Daily Development for
Monday, January 19, 1998
by: Patrick A. Randolph, Jr.
Professor of Law
UMKC School of Law
ATTORNEY/CLIENT; MEDIATION; CONFIDENTIALITY: Under standard mediation confidentiality statute, attorney for plaintiff who participates in mediation and settles will not be disqualified from representing other plaintiffs regarding the same dispute.
Barajas v. Oren Realty and Development, 67 Cal. Rptr. 62 (Cal. App. 1998)
The issues in this case are not classically real estate issues, although they arise in a real estate context, but the choice of whether to mediate is one that all lawyers are beginning to face more frequently. Plaintiff One was a lender secured by a building that was damaged in an earthquake. Plaintiff One sued landlord and builder for faulty construction. Following mediation, the parties settled. Thereafter, Plaintiff One's counsel associated with counsel representing a tenant who also was suing the owner and builder for its damages based upon the same claims. The trial court, citing a California statute indicating that information disclosed during mediation must be kept confidential, ruled that Plaintiff One's lawyer should be disqualified in participating in the second proceeding.
On appeal, held: Reversed. The court reasoned that to read the statute in this manner would drive counsel in major cases with multiple plaintiffs to avoid mediation because they would then be disqualified to represent any other plaintiff .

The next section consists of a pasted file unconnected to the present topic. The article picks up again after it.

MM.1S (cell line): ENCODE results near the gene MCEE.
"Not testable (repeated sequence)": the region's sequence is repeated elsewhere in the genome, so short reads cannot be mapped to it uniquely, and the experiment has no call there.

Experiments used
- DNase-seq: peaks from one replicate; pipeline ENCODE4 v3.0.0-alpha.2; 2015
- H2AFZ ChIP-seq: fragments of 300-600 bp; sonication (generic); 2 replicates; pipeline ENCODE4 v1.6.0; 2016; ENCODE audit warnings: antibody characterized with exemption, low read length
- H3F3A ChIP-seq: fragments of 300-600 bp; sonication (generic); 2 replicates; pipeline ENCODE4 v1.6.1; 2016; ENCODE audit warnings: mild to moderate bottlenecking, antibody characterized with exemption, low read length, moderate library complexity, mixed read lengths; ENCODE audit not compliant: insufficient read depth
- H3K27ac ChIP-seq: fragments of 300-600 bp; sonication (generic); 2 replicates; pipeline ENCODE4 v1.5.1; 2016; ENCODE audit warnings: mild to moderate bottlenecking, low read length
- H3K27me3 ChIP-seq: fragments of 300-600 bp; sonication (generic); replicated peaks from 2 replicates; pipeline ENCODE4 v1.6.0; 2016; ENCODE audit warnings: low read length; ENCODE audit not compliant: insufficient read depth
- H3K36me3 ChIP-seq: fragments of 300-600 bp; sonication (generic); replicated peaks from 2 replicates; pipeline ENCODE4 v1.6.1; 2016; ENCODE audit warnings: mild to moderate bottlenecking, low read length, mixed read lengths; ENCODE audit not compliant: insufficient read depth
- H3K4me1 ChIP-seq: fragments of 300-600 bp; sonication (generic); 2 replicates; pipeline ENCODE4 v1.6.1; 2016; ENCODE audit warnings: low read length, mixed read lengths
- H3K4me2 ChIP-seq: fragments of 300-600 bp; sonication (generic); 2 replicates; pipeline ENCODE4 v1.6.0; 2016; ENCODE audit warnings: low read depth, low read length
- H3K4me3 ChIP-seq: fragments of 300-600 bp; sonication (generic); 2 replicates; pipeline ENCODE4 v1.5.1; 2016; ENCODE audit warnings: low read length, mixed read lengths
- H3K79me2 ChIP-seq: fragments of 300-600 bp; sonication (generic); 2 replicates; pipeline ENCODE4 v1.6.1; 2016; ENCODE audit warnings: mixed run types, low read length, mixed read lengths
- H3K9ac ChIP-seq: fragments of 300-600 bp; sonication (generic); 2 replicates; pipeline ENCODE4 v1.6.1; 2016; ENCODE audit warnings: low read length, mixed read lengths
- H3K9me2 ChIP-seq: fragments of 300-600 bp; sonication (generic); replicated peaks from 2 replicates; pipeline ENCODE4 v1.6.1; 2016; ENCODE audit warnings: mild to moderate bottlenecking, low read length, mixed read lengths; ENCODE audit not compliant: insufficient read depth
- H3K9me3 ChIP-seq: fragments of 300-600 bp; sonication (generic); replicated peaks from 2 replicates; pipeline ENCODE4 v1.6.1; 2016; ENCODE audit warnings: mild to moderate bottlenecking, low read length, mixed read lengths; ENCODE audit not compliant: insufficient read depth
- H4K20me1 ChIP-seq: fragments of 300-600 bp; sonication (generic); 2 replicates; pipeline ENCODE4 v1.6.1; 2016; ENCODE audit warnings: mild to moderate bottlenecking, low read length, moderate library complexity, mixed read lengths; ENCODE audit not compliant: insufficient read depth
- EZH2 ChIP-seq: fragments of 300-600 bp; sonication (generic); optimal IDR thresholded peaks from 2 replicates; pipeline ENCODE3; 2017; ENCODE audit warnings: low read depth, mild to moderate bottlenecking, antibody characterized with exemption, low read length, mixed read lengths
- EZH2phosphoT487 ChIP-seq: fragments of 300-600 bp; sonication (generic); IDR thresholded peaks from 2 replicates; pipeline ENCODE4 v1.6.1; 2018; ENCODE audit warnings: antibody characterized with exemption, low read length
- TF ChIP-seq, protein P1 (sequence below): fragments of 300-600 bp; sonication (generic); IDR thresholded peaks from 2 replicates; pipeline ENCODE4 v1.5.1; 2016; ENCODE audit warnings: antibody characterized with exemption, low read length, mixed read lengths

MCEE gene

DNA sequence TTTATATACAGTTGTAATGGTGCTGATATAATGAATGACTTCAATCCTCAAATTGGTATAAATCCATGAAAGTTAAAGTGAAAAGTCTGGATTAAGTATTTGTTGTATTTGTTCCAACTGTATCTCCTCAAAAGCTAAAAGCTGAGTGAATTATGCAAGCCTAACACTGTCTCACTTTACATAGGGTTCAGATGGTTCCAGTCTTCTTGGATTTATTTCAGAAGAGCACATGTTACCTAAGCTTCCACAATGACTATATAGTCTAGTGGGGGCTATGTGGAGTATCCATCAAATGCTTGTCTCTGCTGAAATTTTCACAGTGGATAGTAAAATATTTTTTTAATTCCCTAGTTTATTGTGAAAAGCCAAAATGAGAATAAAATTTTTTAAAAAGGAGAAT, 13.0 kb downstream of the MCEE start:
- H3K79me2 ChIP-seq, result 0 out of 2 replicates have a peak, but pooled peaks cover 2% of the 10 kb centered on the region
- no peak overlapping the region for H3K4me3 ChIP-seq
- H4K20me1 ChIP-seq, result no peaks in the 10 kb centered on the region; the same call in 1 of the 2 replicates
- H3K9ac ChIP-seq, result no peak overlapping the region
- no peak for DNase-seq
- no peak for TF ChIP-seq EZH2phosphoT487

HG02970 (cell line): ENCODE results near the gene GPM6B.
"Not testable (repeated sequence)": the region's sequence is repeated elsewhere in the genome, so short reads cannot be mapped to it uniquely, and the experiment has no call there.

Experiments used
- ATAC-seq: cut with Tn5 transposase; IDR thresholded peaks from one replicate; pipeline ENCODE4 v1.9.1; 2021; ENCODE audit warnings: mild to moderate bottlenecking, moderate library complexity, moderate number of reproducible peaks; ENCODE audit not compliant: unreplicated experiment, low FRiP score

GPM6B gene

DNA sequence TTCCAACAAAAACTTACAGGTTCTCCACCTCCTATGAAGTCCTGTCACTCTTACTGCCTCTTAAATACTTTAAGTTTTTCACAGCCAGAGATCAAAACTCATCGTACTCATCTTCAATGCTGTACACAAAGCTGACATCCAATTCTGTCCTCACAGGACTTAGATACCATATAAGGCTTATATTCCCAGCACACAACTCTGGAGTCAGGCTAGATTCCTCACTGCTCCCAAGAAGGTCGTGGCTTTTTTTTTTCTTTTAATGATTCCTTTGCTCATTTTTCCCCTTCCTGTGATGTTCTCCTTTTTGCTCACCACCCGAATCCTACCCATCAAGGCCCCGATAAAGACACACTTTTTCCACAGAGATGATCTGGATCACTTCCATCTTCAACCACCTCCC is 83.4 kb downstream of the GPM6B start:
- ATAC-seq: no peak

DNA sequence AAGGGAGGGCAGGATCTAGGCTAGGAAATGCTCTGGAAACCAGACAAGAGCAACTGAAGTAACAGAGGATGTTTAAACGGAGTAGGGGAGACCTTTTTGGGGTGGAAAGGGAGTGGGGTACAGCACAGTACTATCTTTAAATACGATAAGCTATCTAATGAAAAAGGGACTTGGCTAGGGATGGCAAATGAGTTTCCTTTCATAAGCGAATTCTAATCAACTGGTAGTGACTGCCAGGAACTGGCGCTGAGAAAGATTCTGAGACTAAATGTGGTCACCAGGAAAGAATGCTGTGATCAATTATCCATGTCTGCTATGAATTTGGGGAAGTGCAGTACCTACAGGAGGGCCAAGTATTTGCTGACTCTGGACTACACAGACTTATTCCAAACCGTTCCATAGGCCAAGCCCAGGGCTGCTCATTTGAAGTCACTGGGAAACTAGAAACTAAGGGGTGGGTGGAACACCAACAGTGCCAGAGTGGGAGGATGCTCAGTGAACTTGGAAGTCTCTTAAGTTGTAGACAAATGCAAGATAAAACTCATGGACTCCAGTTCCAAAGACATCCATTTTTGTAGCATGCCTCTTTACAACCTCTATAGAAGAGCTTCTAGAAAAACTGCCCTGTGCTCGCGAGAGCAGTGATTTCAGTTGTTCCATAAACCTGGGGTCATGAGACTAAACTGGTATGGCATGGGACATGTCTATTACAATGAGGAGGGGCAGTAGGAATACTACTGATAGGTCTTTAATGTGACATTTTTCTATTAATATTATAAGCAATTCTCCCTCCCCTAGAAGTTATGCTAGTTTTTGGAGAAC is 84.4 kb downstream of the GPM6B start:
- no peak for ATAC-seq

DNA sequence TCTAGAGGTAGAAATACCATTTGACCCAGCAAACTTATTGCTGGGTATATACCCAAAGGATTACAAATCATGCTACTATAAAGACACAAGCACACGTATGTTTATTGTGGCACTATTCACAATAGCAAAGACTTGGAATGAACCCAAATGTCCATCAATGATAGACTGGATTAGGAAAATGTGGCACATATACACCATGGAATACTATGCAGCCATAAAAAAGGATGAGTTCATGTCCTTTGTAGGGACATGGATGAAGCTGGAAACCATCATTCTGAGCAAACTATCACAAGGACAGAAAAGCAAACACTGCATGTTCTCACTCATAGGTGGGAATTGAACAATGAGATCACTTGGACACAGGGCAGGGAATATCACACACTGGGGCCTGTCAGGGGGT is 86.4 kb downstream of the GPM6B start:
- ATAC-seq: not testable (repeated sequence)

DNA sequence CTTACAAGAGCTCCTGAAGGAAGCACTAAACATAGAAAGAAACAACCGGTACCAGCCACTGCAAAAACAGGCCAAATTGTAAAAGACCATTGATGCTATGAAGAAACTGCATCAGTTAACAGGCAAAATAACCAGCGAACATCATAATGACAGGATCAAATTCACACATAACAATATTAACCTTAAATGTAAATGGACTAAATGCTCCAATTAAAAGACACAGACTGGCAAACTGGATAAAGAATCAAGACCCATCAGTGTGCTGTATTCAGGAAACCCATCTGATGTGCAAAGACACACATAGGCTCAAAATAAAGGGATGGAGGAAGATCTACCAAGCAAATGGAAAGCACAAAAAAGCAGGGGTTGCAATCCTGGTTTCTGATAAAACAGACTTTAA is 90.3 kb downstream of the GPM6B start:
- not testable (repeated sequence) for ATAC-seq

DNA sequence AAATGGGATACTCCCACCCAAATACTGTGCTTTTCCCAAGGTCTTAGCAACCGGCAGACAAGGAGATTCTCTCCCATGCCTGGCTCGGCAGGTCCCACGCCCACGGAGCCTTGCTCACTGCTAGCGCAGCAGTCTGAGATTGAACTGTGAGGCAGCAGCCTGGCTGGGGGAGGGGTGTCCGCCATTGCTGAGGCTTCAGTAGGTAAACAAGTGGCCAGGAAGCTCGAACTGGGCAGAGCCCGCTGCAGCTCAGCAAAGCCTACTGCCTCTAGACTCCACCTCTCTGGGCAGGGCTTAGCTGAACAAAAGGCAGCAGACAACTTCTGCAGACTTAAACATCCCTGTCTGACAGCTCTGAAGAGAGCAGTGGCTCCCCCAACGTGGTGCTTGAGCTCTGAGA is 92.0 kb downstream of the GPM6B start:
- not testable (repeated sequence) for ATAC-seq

The statute in question, which the editor is informed mirrors other statutes around the country, provided, in part, that "all communications, negotiations, or settlement discussions by and between participants or mediators [as part of the meditation process] . . . shall remain confidential." But the court also pointed to another subsection of the statute stating that "Evidence admissible or subject to discovery outside of mediation shall not become inadmissible or protected from disclosure solely by reason of its introduction or use in a mediation." This suggested to the court, apparently, that the participants should understand from the outset that their confidentiality rights are limited. Further, the fact that the statute nowhere mentions disqualification as a remedy and the mediation practice prior to the statute, in which it was common for lawyers to represent more than one party to a mediation, provide evidence that the legislature did not intend the disqualification remedy.
Finally, and perhaps most telling, the court pointed out that the argument for disqualification "proved too much," since it could also be used to prevent the parties to the instant mediation from using their lawyers in litigation if this mediation fell apart.
Comment 1: To the editor, the most telling argument that the parties to the instant mediation might be denied their choice of counsel if litigation became necessary. Certainly, faced with such a prospect, parties might not wish to participate in mediation. Further, there is something to the argument that the disqualification of counsel likely would not protect a great deal of information in light of the exception regarding discoverable and admissible evidence.
The argument that lawyers would be dissuaded from going to mediation if this meant they could not represent other plaintiffs in related cases is not an argument believes should be made. Lawyers have a duty to advise and participate in mediation if that would serve the best interests of their current client, even if that would jeopardize the lawyer's future ability to generate fees in other cases. To suggest that self-centered thinking by a lawyer who did not place the client's interest as paramount is a policy concern for mediation issues is implicitly to condone such thinking. Rather, such thinking should be condemned.